Home > Personal Finance > 12 Ways to Save on Prada

Comments 0 Comments

Prada may just be the gold standard of fashion, but unless you’re rolling in the dough, shopping there might be a pipe dream. Of course, dreams aren’t always out of reach. While Prada sales are hard to come by, there are a few ways you might be able to score that designer shirt you covet — without cashing in your 401K.

Here are 12 ways to save on Prada.

1. Sign Up for its Newsletter

Prada sales may be few and far between, but they do happen, and signing up for the brand’s newsletter is a surefire way to be one of the first to know about any promotions or in-store events.

2. Follow Prada on Social

Besides the newsletter, be sure to follow all of Prada’s social sites for promo updates, as well. Check them out on Facebook, Twitter, and Instagram and never miss a savings opportunity again.

3. Shop Online

Rather than buying Prada products directly from Prada, you’ll likely save a bunch if you do some research and find products online instead. Check eBay and Couture USA for pre-used options. Authenticating any product you want to purchase should be your first task when shopping online, though, so be sure to ask the seller how they can assure you what you’re buying isn’t a knock-off.

4. Use Coupons From Online Shops That Sell Prada

Places like Overstock.com occasionally offer Prada products, so sign up for their newsletters to get exclusive coupons to put towards your Prada purchases on those sites.

5. Use Your Department Store Perks …

Places like Bloomingdales and Nordstrom sell Prada products, so if you can use points accrued on your department store credit cards (you can find a full review of Nordstrom’s credit cards here) or coupons and promo codes these places have sent you on Prada items, you’ll save a ton of cash.

6. … or Rewards Credit Card

A good rewards credit card can at least give you some kickback in the form of points, miles or cash back when you buy designer duds. You can find some of the better credit cards for shopping here. Just be sure to pay your balances in full each month. Otherwise, the rewards you earn will just be for naught. And, if you’re eyeing a new credit card, check you credit before applying. You’ll want to be sure you can qualify. (You can view two of your credit scores for free on Credit.com.)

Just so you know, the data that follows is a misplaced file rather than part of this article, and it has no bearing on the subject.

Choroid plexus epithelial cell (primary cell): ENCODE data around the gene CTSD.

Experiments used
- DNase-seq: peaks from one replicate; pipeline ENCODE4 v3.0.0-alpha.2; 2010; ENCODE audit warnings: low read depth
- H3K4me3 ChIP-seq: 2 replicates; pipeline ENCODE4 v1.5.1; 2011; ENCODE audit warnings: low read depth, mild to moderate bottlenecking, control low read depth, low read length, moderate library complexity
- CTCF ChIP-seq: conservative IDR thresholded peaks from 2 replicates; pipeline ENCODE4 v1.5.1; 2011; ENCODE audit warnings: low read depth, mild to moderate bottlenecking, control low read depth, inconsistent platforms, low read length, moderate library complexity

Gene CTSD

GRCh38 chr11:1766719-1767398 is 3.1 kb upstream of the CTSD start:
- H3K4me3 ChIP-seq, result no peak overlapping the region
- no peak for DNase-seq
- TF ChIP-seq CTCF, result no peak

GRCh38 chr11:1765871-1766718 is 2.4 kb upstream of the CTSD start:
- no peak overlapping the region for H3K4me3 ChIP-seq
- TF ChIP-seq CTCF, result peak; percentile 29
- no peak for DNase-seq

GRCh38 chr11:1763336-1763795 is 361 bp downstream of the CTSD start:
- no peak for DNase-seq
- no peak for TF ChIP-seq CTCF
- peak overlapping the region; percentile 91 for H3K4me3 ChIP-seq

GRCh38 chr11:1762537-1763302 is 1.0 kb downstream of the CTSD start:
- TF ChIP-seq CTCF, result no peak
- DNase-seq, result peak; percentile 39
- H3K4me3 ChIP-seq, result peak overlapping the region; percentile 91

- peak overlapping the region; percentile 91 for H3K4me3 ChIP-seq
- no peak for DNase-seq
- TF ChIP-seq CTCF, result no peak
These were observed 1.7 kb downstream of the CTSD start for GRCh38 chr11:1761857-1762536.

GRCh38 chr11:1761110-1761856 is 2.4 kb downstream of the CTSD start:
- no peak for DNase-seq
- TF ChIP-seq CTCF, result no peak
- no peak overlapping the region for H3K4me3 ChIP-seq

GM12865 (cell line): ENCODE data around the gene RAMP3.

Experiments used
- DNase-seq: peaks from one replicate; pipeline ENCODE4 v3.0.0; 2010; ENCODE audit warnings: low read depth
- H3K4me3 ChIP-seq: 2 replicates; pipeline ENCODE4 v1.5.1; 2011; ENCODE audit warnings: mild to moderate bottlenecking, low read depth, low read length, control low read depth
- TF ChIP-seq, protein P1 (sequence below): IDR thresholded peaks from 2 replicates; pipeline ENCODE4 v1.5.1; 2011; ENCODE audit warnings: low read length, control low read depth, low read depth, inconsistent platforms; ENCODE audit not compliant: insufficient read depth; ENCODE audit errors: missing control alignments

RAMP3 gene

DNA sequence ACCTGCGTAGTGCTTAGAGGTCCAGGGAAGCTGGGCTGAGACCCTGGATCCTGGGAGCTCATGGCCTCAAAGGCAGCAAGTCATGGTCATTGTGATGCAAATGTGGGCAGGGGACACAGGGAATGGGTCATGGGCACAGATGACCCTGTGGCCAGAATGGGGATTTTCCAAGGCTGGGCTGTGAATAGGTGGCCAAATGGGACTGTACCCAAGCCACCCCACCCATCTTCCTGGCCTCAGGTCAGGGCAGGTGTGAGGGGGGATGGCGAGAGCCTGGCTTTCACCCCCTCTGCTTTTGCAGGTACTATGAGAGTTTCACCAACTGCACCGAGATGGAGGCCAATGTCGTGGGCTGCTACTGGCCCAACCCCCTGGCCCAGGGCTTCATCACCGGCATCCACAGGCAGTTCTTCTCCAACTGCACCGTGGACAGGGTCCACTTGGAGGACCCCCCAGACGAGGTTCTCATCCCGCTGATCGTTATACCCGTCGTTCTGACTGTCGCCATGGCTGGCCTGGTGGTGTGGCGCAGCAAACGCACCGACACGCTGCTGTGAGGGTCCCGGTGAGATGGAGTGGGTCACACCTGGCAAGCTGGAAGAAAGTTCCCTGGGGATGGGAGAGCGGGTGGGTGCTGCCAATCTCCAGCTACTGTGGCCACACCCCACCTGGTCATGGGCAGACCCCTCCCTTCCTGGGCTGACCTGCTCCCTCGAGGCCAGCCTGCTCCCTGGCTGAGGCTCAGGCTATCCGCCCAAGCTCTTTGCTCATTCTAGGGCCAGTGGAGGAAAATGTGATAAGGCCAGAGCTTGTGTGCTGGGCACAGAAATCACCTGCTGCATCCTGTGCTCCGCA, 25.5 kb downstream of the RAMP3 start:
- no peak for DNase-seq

7. Make a Friend

If you spend enough time in a Prada store — even if you’re not buying — you’re bound to come across the same sales associates time and again. Be friendly with them and let them know how interested you are in actually buying, once the price is right. Sales associates are the gatekeepers of sales, and you never know when your new friend might be able to tip you off to an upcoming one.

8. Ask for a Discount

If you think asking for a discount at a place like Prada will make you seem cheap, it’s time to reframe your thought process, savvy shopper — especially if you’ve already taken the time to do No. 5, it never hurts to ask what a sales associate can do to help you walk out of the store with your favorite item.

9. Consider Purchasing Abroad

This option would take some real research, but if you’ll be traveling abroad soon, it might be worth checking out the Prada sites for the country you’ll be in to see if their offers are cheaper than in the U.S. Of course prices fluctuate all the time, so one day something that’s cheaper in Milan might be more expensive the next, but it’s worth looking into.

10. Peruse the Duty-Free Section

Speaking of travel, check with any airports you’ll be visiting to see if they offer Prada in any of their stores. If they do, you might be able to make use of the duty-free shops to score some Prada deals.

11. Shop at a Prada Outlet Store

Savvy shoppers who are really up on their Prada products can find good deals at a Prada outlet store and save some money in the process.

12. Follow a Prada Forum Online

Google ‘Prada blogs’ and you’ll get millions of results. Of course not all of these options will be worth your time, but some of the Prada blogs and forums out there — like Purse Blog and Passion for Prada — just might help you score a deal.

Want more luxury brand hacks? You’re in luck — we’ve got a full 10 ways to save at Louis Vuitton right here

Image: pcruciatti

Note: It’s important to remember that interest rates, fees and terms for credit cards, loans and other financial products frequently change. As a result, rates, fees and terms for credit cards, loans and other financial products cited in these articles may have changed since the date of publication. Please be sure to verify current rates, fees and terms with credit card issuers, banks or other financial institutions directly.

Comments on articles and responses to those comments are not provided or commissioned by a bank advertiser. Responses have not been reviewed, approved or otherwise endorsed by a bank advertiser. It is not a bank advertiser's responsibility to ensure all posts and/or questions are answered.